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The Case of the Missing Energy Model

2 June 2016 | Posted By John Jennings 1,831 views No Comment

Energy modeling, performance modeling, energy performance simulation – whatever you call it, it is becoming an increasingly important and increasingly easy and affordable process for early stage design. This article in Architect explores reasons it isn’t being used widely and the successes where it has been used.

Posted on: May 31, 2016

The Case of the Missing Energy Model

Building performance is increasing in priority, and the tools to predict it are becoming more accessible. So why isn’t energy modeling used in every project?

Dave ChanceBrock Environmental Center, in Virginia Beach, Va., designed by SmithGroupJJR.

Carefully sited on an expansive parcel of land along the Chesapeake Bay, the Brock Environmental Center experiences the good and the bad of Virginia Beach, Va., weather—mild temperatures year-round, but clingy, perpetually high humidity. Yet the insulating value of the metal roof system topping the 10,000-square-foot structure is more akin to that of a building in the Northeast: R-50.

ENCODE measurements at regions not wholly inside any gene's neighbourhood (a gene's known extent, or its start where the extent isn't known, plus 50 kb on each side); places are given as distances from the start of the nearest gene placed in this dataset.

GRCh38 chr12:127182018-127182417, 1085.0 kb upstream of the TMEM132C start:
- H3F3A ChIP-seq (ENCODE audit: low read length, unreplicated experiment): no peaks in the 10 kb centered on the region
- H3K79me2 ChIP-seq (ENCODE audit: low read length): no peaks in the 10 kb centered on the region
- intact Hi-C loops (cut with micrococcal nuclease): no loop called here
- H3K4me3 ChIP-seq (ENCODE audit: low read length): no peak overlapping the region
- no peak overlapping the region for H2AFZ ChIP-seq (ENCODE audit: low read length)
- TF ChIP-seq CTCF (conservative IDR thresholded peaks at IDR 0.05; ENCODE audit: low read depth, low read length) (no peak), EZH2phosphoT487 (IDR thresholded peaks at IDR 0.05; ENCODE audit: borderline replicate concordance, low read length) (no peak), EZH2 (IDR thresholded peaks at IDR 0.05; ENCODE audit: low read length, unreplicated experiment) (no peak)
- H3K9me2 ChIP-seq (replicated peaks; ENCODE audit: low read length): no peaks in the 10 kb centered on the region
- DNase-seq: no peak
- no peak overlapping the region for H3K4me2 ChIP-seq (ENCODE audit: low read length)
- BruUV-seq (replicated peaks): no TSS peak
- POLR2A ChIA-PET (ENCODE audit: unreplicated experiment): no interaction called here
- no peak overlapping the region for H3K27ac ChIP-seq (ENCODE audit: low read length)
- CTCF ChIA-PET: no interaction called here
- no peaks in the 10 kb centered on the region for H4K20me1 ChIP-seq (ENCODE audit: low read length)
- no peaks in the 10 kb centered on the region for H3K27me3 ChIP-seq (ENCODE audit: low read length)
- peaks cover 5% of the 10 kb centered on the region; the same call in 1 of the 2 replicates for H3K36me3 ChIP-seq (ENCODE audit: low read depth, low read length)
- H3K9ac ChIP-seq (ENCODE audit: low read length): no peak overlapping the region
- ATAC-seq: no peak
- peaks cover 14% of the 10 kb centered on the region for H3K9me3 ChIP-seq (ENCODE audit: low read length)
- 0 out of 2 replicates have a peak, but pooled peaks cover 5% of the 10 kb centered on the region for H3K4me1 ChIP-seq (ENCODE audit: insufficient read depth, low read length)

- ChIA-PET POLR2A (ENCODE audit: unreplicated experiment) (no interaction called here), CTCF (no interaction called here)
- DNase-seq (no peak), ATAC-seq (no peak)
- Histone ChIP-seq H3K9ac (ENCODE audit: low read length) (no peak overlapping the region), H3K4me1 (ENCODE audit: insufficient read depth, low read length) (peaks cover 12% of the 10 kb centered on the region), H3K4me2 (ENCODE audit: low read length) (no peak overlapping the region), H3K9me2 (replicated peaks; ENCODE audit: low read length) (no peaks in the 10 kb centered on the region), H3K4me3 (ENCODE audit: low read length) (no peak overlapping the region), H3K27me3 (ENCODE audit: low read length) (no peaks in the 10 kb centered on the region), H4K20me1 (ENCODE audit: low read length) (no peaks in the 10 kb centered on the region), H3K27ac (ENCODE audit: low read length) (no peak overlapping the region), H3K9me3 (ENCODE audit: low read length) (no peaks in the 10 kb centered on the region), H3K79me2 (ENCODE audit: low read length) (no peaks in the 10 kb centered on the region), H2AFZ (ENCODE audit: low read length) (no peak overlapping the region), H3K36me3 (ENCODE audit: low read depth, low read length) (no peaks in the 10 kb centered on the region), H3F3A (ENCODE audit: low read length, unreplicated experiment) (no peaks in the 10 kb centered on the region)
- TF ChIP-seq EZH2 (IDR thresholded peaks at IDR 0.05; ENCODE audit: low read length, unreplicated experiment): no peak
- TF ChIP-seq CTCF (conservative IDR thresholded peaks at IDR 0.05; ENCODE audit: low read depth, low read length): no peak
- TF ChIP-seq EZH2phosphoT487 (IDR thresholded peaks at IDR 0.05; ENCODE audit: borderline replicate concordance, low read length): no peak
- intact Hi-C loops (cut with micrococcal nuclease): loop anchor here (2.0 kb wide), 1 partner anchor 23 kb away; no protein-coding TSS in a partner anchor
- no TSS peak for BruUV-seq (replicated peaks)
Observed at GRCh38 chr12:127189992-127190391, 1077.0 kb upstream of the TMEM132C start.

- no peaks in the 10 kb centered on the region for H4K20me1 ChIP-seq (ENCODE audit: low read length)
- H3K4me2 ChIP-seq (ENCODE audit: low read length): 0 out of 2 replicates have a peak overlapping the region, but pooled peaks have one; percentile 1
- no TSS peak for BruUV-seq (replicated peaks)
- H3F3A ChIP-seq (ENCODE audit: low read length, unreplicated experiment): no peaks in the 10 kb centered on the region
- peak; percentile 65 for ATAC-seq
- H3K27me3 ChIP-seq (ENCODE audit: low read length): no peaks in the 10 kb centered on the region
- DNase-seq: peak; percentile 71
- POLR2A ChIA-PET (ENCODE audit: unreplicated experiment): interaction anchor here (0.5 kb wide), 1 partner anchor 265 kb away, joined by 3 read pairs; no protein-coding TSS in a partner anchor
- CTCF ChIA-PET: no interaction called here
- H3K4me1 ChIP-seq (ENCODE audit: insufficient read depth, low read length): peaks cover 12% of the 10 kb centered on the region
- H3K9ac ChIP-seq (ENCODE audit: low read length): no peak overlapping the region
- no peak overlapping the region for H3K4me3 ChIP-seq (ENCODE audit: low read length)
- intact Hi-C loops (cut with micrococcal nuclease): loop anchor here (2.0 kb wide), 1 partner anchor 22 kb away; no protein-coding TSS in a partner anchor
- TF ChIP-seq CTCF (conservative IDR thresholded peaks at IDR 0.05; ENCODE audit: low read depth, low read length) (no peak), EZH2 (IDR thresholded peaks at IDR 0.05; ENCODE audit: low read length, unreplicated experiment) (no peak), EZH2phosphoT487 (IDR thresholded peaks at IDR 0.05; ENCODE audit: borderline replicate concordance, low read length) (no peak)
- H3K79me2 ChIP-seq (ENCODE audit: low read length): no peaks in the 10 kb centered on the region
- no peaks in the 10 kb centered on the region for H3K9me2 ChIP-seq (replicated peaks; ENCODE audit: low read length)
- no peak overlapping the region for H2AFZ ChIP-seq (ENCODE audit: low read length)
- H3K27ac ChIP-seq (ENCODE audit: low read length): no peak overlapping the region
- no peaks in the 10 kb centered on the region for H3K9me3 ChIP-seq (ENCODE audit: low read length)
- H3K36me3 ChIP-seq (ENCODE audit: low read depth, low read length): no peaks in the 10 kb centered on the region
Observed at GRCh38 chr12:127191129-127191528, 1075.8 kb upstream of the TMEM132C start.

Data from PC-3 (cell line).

This design decision, says SmithGroupJJR vice president Greg Mella, FAIA, was determined through energy modeling, or performance modeling, as he calls it. “If we didn’t model, we would have used rule-of-thumb, and we never would have gone as high as we did,” the Washington, D.C.–based architect says. Completed in late 2014, the Brock Center was certified this month as a Living Building by the International Living Future Institute, one of about only 11 projects to date to achieve that recognition.